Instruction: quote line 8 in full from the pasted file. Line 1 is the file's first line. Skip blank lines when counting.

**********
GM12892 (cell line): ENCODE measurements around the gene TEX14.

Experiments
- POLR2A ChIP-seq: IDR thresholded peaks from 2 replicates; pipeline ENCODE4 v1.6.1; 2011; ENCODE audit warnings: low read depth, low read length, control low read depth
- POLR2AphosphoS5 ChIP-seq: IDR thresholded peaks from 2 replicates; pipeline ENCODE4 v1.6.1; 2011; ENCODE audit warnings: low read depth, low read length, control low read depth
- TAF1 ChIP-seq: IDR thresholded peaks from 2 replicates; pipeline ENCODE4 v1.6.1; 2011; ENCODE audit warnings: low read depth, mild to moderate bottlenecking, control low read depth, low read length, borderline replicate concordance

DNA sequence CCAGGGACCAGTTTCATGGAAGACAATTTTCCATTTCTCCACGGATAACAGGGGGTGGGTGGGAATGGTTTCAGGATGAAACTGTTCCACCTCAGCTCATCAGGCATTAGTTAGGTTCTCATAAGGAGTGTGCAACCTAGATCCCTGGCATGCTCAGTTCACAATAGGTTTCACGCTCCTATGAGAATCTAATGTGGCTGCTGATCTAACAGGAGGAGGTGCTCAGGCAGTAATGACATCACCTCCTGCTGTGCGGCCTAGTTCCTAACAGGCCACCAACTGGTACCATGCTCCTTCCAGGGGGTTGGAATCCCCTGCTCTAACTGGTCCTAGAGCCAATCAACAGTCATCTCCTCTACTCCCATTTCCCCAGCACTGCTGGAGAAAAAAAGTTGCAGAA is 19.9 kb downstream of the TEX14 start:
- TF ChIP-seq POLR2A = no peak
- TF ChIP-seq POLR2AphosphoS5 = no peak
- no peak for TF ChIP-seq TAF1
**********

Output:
- TF ChIP-seq POLR2AphosphoS5 = no peak